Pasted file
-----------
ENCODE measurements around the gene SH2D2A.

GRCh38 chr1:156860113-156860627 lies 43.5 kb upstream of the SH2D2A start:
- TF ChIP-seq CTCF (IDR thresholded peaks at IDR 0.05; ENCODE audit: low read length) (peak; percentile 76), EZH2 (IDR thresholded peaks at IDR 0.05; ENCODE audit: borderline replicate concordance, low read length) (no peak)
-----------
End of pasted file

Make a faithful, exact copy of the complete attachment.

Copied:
ENCODE measurements around the gene SH2D2A.

GRCh38 chr1:156860113-156860627 lies 43.5 kb upstream of the SH2D2A start:
- TF ChIP-seq CTCF (IDR thresholded peaks at IDR 0.05; ENCODE audit: low read length) (peak; percentile 76), EZH2 (IDR thresholded peaks at IDR 0.05; ENCODE audit: borderline replicate concordance, low read length) (no peak)